10. Risk Identification • Use Table 5-3: Potential Schedule Risks • Schedule Creation • Organization and Management • Development Environment • End-users • Customer • Contractors • Requirements • Product • External Environment • Personnel • Design and Implementation • Process

  11. Risk Analysis: Exposure Table • Analyze the (schedule) impact of each risk • Create a risk exposure/impact table for each risk. • Risk Exposure = Probability of Loss X Size of Loss

  12. Risk Analysis • Estimating Size of Loss • Impact to schedule IF risk is encountered in its expected form • Can be precise based on known date for re-review(s), etc. • May need to break down tasks to lowest known level • Estimating Probability of Loss • Subjective assessment of probability that a given risk will cause the stated impact • Many different practices can be used: • Experience • Delphi or group consensus • Betting analogies (How much would you bet that…?) • Adjective calibration (“Good probability” = x%, “Fair” = y%, …)

  13. 1.3+ 5.65 wks Risk Prioritization • Establishes a focus on your risks based on the expected impact (risk exposure) of each risk • Greatest potential impact must also be addressed • 80/20 Rule

  14. Risk-Management Planning • Develop a specific, detailed planfor resolution of each high-priority risk identified • What must be done • When it must be done • How it will be done • Who will do it • When/how it will be monitored/reassessed

  15. Risk Resolution • Risks can be resolved by: • Avoidance: don’t do the risky activity • Transference: move it to another place (team, organization, contractor, etc.) where it’s not as likely • Buying information: early prototyping, consulting, … • Root cause elimination: get at what causes the risk, and make it go away • Acceptance/assumption: don’t worry about it, but plan to accept the consequences • Publicizing: let stakeholders know (so they implicitly accept the risk), avoid surprises • Controlling: develop contingency plans, allocate additional resources if that will help, … • Recording/remembering: write down what you know so you can use it in the future (e.g., next project, later in this one)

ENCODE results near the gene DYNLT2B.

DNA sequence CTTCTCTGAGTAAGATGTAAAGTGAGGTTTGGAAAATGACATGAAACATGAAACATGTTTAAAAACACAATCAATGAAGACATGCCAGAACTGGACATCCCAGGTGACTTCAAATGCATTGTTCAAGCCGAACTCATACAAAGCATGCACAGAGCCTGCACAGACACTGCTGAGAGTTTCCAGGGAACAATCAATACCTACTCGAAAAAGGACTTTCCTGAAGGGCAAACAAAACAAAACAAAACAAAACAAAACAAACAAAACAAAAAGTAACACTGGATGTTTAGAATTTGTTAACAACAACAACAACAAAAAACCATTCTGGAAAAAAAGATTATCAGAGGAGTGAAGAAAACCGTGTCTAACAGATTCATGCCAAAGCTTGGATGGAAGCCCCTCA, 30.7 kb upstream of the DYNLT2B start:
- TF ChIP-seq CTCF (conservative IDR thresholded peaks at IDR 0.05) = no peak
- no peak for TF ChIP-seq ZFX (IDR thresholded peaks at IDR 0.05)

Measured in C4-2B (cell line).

16. Risk Resolution • Use Table 5-6: Means of Controlling the Most Common Schedule Risks • Find ways to apply these common approaches to the specific risks that you have identified. • Make them specific and relevant to your project.

  17. Risk Monitoring • Risks and potential impact will change throughout the course of a project • Keep an evolving “TOP 10 RISKS” list • See Table 5-7 for an example • Review the list frequently • Refine… Refine… Refine… • Put someone in charge of monitoring risks • Make it a part of your process & project plan

  18. Case Study 5-2: Risk Management Done Right • Why/how did this project start off on the right foot? • Describe the risk management plan: • How were the top risks identified? • What were they? • How were these risks addressed? • How were risks monitored? • What was the end result?

  19. Risk Management Team Exercise • Identify your team’s top 2 risks • Clearly state the risk in precise, relevant terms… specific to your project and your team. • Agree on risk impact and probability • Determine plan of to manage these risks